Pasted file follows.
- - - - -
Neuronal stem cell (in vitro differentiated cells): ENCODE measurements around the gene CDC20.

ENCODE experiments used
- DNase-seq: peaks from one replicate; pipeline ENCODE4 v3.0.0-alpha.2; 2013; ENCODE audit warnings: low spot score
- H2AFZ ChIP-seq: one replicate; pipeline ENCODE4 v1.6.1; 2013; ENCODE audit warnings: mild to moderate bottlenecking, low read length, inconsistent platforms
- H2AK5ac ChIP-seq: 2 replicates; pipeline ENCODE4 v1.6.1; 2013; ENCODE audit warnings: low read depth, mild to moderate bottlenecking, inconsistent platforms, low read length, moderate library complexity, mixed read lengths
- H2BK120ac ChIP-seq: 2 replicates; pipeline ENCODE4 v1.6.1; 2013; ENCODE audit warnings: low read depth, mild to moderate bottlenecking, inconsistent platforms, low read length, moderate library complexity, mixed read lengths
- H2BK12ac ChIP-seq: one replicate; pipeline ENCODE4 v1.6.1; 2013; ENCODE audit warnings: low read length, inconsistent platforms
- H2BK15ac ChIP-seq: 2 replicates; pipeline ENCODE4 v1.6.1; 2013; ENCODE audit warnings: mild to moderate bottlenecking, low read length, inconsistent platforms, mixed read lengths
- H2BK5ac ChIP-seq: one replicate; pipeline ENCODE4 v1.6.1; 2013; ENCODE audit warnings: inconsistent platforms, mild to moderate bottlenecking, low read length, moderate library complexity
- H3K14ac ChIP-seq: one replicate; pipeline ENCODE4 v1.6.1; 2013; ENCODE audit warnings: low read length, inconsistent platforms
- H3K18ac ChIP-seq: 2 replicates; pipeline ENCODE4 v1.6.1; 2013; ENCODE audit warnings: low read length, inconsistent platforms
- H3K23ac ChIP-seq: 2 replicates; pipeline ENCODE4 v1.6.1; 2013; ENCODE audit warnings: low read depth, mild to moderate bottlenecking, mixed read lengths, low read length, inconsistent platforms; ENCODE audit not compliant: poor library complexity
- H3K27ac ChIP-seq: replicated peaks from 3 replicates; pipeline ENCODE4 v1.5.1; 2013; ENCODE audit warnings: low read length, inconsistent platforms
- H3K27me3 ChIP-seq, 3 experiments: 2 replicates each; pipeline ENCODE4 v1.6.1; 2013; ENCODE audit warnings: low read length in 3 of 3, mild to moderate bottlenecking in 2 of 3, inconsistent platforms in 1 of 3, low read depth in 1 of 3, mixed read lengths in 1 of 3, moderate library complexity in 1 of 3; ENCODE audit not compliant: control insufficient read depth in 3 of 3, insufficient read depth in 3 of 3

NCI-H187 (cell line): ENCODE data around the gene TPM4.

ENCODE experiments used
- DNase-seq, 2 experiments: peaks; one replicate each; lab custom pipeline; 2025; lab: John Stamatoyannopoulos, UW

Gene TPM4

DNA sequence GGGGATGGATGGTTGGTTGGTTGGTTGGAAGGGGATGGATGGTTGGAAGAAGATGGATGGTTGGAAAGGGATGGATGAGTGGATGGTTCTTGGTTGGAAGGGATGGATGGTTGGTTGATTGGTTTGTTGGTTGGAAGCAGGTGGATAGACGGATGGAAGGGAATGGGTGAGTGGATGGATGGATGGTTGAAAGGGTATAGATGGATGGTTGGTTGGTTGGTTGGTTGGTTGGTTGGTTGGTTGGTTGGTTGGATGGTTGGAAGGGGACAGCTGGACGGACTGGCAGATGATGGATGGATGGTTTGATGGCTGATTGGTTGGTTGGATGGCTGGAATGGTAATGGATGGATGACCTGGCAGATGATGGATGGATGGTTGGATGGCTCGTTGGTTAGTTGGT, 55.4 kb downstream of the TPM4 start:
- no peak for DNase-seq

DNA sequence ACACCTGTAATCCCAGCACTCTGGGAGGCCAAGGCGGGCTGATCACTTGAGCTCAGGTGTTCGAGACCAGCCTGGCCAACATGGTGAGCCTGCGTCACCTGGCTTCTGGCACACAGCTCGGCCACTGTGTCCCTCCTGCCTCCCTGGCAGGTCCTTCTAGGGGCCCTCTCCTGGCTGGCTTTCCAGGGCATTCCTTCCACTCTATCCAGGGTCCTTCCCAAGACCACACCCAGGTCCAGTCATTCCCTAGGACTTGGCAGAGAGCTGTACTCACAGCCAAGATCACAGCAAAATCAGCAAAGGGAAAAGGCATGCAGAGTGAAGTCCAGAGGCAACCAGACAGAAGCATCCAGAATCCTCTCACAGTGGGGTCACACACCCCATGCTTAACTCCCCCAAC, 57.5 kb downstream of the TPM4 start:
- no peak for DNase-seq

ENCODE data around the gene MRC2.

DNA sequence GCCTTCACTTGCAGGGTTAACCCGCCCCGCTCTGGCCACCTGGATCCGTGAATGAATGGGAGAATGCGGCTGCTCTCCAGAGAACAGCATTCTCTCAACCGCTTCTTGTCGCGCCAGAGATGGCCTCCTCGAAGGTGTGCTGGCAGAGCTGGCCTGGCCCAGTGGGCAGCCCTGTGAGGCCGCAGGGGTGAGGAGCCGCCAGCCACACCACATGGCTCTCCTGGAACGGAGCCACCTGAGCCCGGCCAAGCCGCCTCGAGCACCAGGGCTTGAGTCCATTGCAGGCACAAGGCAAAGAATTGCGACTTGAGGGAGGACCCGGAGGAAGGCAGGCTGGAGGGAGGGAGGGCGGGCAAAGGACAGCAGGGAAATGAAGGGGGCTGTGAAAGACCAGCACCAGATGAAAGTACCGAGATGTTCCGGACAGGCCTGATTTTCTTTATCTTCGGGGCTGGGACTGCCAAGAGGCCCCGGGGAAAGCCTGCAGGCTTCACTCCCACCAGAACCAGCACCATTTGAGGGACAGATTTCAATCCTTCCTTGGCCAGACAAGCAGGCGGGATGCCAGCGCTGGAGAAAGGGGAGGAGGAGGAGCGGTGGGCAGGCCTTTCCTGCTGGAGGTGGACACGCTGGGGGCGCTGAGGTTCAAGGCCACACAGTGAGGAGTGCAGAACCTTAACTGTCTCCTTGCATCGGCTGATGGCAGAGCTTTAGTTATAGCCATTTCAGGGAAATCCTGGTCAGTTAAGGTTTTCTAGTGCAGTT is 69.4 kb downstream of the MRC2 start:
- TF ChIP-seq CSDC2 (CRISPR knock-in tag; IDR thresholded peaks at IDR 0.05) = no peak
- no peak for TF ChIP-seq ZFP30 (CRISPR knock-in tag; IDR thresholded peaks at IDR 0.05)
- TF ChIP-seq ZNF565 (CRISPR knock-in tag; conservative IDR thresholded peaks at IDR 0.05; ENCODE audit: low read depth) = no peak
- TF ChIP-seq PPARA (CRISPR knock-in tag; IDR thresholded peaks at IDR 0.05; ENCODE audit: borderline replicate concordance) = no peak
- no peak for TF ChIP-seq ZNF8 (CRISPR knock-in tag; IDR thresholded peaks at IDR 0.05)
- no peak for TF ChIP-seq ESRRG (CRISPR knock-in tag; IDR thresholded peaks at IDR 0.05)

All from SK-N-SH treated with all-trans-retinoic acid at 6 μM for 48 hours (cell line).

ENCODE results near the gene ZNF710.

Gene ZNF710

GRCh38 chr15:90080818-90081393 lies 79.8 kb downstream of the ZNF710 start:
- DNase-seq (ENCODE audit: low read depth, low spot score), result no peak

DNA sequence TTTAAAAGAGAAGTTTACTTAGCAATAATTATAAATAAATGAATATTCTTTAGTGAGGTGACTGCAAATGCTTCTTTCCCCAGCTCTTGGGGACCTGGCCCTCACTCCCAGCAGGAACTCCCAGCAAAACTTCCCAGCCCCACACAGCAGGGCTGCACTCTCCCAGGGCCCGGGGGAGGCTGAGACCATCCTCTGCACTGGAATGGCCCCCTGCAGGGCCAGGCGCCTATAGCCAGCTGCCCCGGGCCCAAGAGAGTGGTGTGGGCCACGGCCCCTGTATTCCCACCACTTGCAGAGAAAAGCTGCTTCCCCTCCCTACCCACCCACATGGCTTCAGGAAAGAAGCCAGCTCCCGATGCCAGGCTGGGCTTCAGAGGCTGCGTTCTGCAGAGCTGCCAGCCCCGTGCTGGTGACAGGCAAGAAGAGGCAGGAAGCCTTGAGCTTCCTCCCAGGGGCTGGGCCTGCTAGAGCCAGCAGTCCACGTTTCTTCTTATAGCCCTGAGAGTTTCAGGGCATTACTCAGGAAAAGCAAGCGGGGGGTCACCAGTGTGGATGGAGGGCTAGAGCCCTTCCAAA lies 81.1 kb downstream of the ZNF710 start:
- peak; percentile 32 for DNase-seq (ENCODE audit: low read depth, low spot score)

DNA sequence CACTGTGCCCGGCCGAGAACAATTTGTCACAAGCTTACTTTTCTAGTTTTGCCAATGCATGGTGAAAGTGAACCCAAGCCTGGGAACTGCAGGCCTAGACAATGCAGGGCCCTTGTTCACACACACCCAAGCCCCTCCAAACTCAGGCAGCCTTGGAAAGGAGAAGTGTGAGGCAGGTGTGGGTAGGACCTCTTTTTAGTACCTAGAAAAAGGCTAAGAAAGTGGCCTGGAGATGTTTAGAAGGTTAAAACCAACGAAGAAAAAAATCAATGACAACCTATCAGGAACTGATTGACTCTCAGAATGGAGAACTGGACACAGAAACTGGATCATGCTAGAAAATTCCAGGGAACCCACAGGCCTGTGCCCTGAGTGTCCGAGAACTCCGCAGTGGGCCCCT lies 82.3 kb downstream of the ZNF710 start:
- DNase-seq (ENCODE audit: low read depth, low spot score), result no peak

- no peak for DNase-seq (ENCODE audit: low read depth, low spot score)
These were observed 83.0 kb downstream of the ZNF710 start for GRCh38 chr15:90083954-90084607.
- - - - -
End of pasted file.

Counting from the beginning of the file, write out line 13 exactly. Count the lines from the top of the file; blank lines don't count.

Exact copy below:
- H3K27ac ChIP-seq: replicated peaks from 3 replicates; pipeline ENCODE4 v1.5.1; 2013; ENCODE audit warnings: low read length, inconsistent platforms